Washington’s Struggles with Inflation

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On November 10, the Labor Department reported that inflation rose by 6.2% over the past year, the largest yearly increase in 30 years. In response to the 2008-2009 financial crisis and the COVID pandemic, Washington produced an unprecedented expansion in fiscal and monetary policy. The federal debt has more than tripled, and the Fed has lowered interest rates to near zero and increased its balance sheet nearly 10-fold. Instead of igniting inflation, the Fed’s challenge has been to support a weakened economy and avoid deflation with low interest rates. That has changed.

A week before the inflation report, the Fed indicated that inflation was a rising concern and announced that it would begin to “taper” its quantitative easing program. The Fed still concludes that inflation is “transitory,” resulting from supply chain problems, and will dissipate as the economy recovers. But many economists believe the Fed is moving too slowly, is “behind the curve” in combatting the problem, and inflation is getting embedded in the economy. With the November inflation report, President Biden expressed his concerns about inflation.

We have to be aware of the risks… particularly now the risk of significantly higher inflation.

Federal Reserve Chairman Powell,
November 3

In our April report, we wrote about the risks rising interest rates pose to the Federal budget. While we correctly forecast the risk of interest rates higher than the Congressional Budget Office’s (CBO) February projection, economic growth has been stronger, and higher revenues more than offset the additional cost of higher interest rates. The economy, however, is unlikely to continue to grow at the pace it has over the past year. If inflation persists and interest rates rise as economic growth moderates, the federal budget’s bottom line will be hit.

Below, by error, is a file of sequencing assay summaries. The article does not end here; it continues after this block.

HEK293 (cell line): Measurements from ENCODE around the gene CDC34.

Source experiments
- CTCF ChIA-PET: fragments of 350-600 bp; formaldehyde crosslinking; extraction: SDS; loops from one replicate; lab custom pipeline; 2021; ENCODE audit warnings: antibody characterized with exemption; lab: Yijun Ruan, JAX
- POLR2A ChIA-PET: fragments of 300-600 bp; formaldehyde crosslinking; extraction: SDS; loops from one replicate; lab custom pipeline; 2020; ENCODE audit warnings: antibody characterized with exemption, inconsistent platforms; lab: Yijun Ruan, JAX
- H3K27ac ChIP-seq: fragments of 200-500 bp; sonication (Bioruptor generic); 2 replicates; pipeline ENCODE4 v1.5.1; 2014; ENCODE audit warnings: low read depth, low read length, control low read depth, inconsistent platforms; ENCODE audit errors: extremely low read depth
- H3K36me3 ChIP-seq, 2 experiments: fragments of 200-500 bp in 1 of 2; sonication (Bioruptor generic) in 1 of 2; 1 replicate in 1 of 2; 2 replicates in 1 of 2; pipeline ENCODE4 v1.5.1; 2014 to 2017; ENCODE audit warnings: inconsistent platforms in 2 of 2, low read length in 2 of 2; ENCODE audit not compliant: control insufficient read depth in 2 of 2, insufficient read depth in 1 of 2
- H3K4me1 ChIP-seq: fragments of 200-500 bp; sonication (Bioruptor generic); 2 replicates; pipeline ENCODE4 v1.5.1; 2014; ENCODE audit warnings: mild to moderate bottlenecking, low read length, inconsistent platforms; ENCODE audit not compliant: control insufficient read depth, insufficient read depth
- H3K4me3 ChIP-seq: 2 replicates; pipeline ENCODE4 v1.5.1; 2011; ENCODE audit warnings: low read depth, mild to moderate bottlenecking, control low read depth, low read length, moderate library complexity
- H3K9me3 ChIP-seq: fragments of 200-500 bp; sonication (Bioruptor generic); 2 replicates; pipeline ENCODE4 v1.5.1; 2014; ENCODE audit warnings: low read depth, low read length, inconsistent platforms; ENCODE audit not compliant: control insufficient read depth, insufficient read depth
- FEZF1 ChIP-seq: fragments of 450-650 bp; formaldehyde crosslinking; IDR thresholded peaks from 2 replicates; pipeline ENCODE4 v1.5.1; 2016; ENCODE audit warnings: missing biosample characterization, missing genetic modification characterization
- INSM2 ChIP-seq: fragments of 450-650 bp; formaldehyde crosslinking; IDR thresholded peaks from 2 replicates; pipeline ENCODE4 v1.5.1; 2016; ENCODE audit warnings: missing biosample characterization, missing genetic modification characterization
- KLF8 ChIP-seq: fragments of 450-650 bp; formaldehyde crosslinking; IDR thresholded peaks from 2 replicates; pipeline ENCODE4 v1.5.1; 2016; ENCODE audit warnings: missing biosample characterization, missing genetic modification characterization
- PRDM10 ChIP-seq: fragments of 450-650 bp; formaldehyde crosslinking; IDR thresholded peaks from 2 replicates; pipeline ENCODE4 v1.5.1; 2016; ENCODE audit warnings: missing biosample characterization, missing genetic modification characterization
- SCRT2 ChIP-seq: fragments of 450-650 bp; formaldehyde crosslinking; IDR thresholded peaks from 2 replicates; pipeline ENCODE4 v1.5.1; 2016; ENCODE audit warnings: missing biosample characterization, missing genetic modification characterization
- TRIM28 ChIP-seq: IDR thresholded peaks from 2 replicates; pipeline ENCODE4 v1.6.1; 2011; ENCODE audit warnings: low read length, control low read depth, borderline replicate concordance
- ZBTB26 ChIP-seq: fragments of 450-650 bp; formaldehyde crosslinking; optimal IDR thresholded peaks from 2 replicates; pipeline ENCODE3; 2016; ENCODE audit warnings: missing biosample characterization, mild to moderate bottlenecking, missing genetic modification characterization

In April, we looked only at the impact of interest rate changes. Although higher inflation increases Federal spending, it also increases federal revenue so higher inflation has little net impact on deficit projections. However, CBO assumes that higher inflation is accompanied by higher interest rates, causing large net increases in the deficit. The combination of higher inflation and interest rates, and their impact on the federal budget, should be a factor in federal contractors’ long-term planning.

And, on inflation, today’s report shows an increase over last month. Inflation hurts Americans’ pocketbooks, and reversing this trend is a top priority for me.

President Biden,
November 10

Chart I takes the deficit projections in CBO’s July budget forecast and illustrates the impact of two scenarios. The first, an embedded inflation scenario, adds one percentage point to the inflation rate to CBO’s July forecast, taking inflation up to a little over 3% for the next ten years. The second, a transitory scenario, assumes inflation is one percentage point higher than CBO’s July forecast for three years and then returns to CBO’s July forecast of a little over 2% for the subsequent seven years. The first scenario results in an estimated $1.7 trillion increase in deficits over the next ten years and the second scenario results in a $1.1 billion increase in the deficit over that period.

Inflation Chart

The federal budget is highly sensitive to the economy where small swings in economic variables lead to very large swings in deficits and debt. As a result, if higher inflation and interest rates are temporary and accompanied by stronger economic growth, that is likely to offset higher deficits and may even improve the fiscal picture.

While higher inflation and interest rates represent a possible threat to the budget, the public is much more concerned about its impact on their pocketbooks. With gasoline, food, and other prices rising rapidly, congressional Republicans’ argument that inflation is being driven by Democratic fiscal policies appears to be gaining traction with the public. As a result, inflation poses both a deficit risk to the budget and a risk that policy makers will address the public’s ire by constraining federal spending that has largely been unrestrained for the past five years. For public sector contractors, this translates to a funding risk for their agency customers whose programs may face more budget limitations.